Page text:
It's always good to see men's wives involved on this board, as prostate cancer is a "couples disease." I'm convinced the burden is a lot lighter and the course a lot smoother when both a husband and wife are involved.

We found out today he has prostate cancer. I am so scared and worried.

What daff and shs50 said: ditto!

I talked with the urologist today and she has sent out information in the mail to let us know his options.

Mailing follow-up information is a great idea as so many of us are too stunned to pick up all the valuable information in our early consultations.

She said his is not life threatening that we have abour 4 to 5 months to make up our minds what we want to do

You haven't given us the basic facts yet, but from what your husband's doctor said, the cancer is very likely "low risk," meaning low risk that a local therapy (versus systemic for spread beyond the prostate) would fail. I'm convinced most of us will have much improved results if we take careful aim before we fire, or, as the carpenters say, "measure twice then cut once." A few months is reasonable; after all, your husband has probably had the cancer for perhaps a decade (so you already know how to live well with cancer, just as you have before). It's just that now you both know he has it.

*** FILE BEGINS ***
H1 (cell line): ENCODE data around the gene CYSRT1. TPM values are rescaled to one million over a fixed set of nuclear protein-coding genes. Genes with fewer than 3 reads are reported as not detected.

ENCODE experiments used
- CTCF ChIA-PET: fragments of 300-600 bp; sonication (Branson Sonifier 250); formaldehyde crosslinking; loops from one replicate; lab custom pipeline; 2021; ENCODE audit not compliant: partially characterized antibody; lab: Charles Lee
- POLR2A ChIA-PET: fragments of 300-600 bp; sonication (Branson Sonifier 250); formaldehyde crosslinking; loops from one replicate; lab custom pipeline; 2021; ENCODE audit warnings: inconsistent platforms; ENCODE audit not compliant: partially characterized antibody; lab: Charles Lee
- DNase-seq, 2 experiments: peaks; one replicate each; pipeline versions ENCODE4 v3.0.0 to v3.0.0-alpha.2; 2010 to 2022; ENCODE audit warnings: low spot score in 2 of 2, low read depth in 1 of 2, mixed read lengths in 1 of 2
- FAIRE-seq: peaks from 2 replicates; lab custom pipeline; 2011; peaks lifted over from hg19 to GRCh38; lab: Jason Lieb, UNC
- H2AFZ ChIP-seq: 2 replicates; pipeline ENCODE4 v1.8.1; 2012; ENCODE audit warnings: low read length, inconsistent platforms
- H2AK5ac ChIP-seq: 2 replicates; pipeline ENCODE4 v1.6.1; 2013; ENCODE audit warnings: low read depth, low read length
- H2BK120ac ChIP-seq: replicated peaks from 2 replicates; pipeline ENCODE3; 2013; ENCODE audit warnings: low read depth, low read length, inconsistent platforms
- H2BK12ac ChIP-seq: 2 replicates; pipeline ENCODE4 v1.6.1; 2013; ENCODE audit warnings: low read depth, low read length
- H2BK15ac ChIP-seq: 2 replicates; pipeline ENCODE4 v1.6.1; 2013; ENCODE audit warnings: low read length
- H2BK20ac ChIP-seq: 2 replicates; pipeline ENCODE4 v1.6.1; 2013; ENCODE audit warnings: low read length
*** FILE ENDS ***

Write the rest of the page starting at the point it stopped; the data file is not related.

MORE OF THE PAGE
and he has basically three option, he is 58 years old by the way, watchful waiting, radiation or hormonal therapy or surgery.

That's actually four options, unless she is combining the radiation and hormonal therapy, which is commonly done based on research for higher risk cases, but less commonly for low risk cases.

If she did mention hormonal therapy as a primary and sole therapy option, my hat is off to her! The vast majority of doctors would not do that, and with fairly good reason as the support is still preliminary, though those who follow hormonal therapy closely are enthusiastic with what they are seeing but still somewhat cautious. That includes me, a layman patient but now savvy; intermittent triple hormonal blockade therapy with maintenance has been the only therapy for my challenging case.

The big downside to hormonal therapy is that it is unlikely to be curative, though it now appears quite likely to give very long term excellent control of the cancer, provided mild maintenance drugs are taken, with a side effect profile that many of us consider reasonable and attractive from a broad perspective. It appears that many low risk patients will do very well on hormonal blockade with just one course of full therapy for around a year to a year and a half, after which they can expect to recover virtually fully from side effects. That includes recovery of potency and libido, which are usually substantially to greatly decreased while on therapy, and virtually no concern with incontinence at any time. Now known countermeasures, if used, usually substantially decrease or eliminate most of the side effects, and many of us believe that a supportive program of nutrition, exercise and stress reduction enhances our prospects. Options for the usual local therapies are preserved. I can give you more leads and information if you are interested.